Mourning over sin in general, but not over particular sins (Jer. 3:13; etc)
Another counterfeit is mourning over sin in general, but not over particular sins. Some people pray easily about the depth of sin and the wickedness of their own hearts. And every once in a while I am tempted to ask them, "Could you tell me about five of the sins in this past week that show forth the great wickedness of your heart?" If I did that, I think I would often get a blank stare. You wouldn't be able to list any. Spurgeon once said,
People make a general confession such as 'I am a great sinner,' who would still resist any special charge brought home to their consciences, however true. Say to such a person, "You are a cheater," and he replies, "No, I am not a cheater!" "What are you then? A liar?" "Oh, no!" "Are you a Sabbath breaker?" "No, nothing of the kind." And so, when you come to sift it, you find them sheltering themselves under the general term sinner, not to make confession, but to evade it.
Apart from grace we are blind to specific sins. It is only a person who has been brought by God's grace to see himself as utterly poor in spirit who sees his sins everywhere, and who cries out to God about the specifics of his evils. If you find this counterfeit to be true of you, don't just resolve to be a better confessor. Pharaoh was a better confessor — much better! He was specific, but he was still devoid of grace. Instead, go back to the first step of the ladder (the first beatitude) and cry out to God to make you poor in spirit. Genuine mourning will always result of being poor in spirit. It is the flip side of faith.
Mourning that does not focus on our offense against God (Zech. 12:10; Ps. 51:4)
The fifth counterfeit is a mourning that focuses only on how we have hurt each other, but that fails to see how we have offended a holy God. But how does Acts 5 describe the lying of Ananias and Sapphira? It wasn't simply a lie to Peter. Peter says, "Why has Satan filled your heart to lie to the Holy Spirit...?" Stephen told the Jews, "You always resist the Holy Spirit." This is why Zechariah says that when salvation comes to Israel in the future, and the Holy Spirit is poured out upon them, "They will mourn for Him [that is, God] as one mourns for his only son, and grieve for Him as one grieves for a firstborn" (Zech. 12:10). Their mourning will focus on how they have offended a holy God, and that they have been distanced from their heavenly Father. And the closer to God that you become, the more you will see every sin in this light. This is why David said, "Against You, You only, have I sinned, and done this evil in Your sight" (Psalm 51:4). Those who are poor in spirit know that no man has a claim on you like God, because all men are poor and bankrupt. Any claim men may have is a derivative claim from God. If you sense by God's spirit that your mourning is this counterfeit mourning — that it is a humanistic mourning devoid of mourning for Him, then go back to the Gospel and claim the grace of true mourning from the throne of Jesus.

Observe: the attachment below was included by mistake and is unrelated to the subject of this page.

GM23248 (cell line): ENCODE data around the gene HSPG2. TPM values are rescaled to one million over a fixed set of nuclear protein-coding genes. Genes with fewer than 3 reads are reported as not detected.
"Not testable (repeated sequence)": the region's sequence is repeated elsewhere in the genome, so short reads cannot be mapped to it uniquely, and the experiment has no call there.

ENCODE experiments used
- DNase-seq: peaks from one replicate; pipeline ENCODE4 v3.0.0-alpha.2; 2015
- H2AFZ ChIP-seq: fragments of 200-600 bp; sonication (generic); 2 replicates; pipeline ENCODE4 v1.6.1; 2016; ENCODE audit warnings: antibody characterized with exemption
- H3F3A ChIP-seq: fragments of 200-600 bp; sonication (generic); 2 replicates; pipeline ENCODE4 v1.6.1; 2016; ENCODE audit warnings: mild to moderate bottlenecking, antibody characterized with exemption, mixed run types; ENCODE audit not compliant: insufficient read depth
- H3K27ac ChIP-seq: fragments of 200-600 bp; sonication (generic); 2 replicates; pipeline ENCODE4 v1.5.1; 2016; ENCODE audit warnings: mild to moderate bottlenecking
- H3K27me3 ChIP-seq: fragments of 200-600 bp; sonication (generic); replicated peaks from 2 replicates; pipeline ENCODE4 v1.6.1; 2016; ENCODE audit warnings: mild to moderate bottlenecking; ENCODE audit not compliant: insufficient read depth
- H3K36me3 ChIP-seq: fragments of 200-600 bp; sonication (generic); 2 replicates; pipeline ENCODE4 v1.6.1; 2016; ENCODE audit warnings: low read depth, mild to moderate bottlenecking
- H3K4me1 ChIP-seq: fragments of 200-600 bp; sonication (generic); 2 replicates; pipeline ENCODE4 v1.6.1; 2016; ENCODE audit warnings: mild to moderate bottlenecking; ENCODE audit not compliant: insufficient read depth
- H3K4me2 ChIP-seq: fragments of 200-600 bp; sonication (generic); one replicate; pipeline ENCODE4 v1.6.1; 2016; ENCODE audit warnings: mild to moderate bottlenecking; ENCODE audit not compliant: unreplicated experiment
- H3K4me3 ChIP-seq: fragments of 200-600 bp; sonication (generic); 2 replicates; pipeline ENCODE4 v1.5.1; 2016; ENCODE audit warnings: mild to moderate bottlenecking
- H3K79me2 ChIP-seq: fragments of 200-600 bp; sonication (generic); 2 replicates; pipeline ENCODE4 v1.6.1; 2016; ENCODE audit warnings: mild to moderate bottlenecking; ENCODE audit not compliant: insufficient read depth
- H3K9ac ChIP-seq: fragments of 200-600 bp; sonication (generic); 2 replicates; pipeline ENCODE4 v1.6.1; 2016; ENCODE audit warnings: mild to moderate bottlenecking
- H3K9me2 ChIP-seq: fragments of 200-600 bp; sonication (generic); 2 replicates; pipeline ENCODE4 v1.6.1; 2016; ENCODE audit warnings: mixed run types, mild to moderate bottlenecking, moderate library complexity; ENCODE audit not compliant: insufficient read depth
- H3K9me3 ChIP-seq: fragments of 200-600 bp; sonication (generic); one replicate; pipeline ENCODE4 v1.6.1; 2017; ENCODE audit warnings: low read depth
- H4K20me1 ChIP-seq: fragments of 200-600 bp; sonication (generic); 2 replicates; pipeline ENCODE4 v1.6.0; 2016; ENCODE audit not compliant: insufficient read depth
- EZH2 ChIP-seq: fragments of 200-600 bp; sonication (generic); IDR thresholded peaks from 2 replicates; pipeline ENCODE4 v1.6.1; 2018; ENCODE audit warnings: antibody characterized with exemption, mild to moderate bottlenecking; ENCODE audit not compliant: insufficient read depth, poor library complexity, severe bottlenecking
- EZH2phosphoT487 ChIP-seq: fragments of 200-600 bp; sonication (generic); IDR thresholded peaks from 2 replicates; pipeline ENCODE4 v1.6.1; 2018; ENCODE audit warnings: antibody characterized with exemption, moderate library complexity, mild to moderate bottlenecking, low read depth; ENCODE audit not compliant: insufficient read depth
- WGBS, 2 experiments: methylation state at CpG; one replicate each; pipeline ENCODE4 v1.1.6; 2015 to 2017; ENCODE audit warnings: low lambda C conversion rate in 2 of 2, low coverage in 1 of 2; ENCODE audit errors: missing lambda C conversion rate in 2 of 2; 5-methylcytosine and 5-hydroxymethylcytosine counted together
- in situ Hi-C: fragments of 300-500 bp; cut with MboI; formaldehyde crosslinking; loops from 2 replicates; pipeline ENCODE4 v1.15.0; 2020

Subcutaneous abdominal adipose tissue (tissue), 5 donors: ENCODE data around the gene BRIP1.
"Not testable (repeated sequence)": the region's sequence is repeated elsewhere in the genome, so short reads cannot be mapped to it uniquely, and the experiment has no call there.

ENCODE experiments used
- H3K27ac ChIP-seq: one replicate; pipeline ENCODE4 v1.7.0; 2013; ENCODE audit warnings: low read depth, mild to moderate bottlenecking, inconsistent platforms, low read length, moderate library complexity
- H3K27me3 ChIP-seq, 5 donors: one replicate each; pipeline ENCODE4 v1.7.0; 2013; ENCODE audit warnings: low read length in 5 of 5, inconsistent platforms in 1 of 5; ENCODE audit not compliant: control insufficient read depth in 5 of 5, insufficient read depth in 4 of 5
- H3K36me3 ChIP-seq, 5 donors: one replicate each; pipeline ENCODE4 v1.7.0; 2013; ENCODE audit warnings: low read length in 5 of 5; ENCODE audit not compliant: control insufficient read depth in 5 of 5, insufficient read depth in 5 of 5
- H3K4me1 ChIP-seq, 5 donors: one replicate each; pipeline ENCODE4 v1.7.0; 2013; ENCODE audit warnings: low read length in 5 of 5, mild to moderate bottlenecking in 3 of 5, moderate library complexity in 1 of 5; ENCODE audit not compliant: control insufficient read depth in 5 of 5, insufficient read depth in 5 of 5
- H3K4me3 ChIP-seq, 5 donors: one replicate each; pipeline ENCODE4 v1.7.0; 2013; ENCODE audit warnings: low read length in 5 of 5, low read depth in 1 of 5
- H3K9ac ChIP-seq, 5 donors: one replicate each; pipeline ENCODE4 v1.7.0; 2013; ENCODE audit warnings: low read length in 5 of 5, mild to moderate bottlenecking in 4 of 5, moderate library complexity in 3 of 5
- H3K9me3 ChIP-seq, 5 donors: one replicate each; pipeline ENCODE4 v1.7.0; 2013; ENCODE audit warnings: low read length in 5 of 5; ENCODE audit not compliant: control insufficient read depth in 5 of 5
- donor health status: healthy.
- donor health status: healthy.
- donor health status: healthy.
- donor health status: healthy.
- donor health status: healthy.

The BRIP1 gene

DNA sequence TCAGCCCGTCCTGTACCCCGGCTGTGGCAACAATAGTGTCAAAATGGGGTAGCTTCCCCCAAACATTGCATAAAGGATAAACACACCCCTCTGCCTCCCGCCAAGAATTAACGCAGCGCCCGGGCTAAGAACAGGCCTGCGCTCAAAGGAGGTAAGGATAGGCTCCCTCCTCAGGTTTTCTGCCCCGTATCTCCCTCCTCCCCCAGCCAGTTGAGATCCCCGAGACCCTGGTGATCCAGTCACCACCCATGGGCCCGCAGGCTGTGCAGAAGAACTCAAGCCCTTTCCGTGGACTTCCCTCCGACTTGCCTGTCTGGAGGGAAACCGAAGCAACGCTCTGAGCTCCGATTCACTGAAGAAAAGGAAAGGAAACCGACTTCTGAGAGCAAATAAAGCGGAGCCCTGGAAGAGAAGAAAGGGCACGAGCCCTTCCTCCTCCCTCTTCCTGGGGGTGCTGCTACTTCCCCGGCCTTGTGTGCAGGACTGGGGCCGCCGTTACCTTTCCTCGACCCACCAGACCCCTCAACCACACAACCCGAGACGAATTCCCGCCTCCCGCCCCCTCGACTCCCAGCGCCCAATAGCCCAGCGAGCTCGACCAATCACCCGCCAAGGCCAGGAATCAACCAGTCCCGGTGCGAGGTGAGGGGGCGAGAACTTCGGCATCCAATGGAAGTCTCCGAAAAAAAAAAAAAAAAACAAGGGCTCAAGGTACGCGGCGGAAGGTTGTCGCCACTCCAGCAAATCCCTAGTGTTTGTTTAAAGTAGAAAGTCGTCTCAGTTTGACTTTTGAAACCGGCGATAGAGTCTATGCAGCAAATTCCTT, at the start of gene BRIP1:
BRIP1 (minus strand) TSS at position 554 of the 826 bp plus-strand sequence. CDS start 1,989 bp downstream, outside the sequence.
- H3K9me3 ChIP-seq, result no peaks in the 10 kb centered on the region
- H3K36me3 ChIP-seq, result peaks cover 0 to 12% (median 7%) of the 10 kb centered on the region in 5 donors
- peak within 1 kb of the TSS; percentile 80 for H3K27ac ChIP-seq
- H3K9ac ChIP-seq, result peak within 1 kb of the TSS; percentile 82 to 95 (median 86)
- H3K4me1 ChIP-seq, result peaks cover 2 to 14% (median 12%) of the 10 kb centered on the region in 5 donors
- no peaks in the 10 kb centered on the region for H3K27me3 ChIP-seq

Mourning as an outward show (Matt 6:16; 1Kings 21:27) but has no loathing of our sin-nature (Ezek. 20:43)
The sixth counterfeit is a mourning that is an outward show to please men, but has no self-loathing. The Pharisees were able to mourn even though they didn't think they had done any wrong. But it was expected to mourn over sin on a fast day, so they did it. Even a wicked king like Ahab can put on a good show when it is time to mourn. 1Kings 21:27 says, "So it was, when Ahab heard those words, that he tore his clothes and put sackcloth on his body, and fasted and lay in sackcloth, and went about mourning." But his heart was unregenerate. He was a man headed toward hell. Ezekiel 20:43 shows what true, God-given mourning looks like when it says, "And there you shall remember your ways and all your doings with which you were defiled; and you shall loathe yourselves in your own sight because of all the evils that you have committed." Not, "you shall loathe your neighbors," but "you shall loathe yourselves." I give these counterfeits, not to beat up on you, but to help you to enter into the true happiness and comfort of God's presence.
Mourning that does not involve the mind, emotions, and will.
Regret is being sorry — the mind recognizes that this was not a good thing, but the emotions and will are not engaged. See Saul.
The last counterfeit I will mention today is mourning that does not involve the mind, the emotions, and the will — all three. There are many people who have regretted that they did something bad. They are not stupid, and they recognize that their sins have had bad repercussions. But it's only a mental recognition that it wasn't a good move. That's simply regret.
Remorse is being sorry — the mind and emotions are engaged, but not the will. See Judas.
Remorse goes one step further. It is being sorry with the mind and the emotions engaged, but not the will. Judas is an example of remorse. But he didn't go to Jesus to make things right. And feeling bad did not save him. He felt so bad that he committed suicide. But as I mentioned earlier, that kind of grief is a counterfeit. It can eat away at you and make your life miserable. But remorse does not bring life and liberty; it brings death.
In contrast, "godly sorrow" (2 Cor. 7:9-11) is a turning around of mind, emotions, and will. See Matthew.
But where regret involves the mind, and remorse involves both the mind and feelings, Biblical repentance, or what 2Corinthians 7:9-11 speaks of as godly sorrow, involves the mind, the emotions, and the will. And I'll leave you to study that passage on your own. It's enough to say that true mourning doesn't just gnaw and eat away inside of us.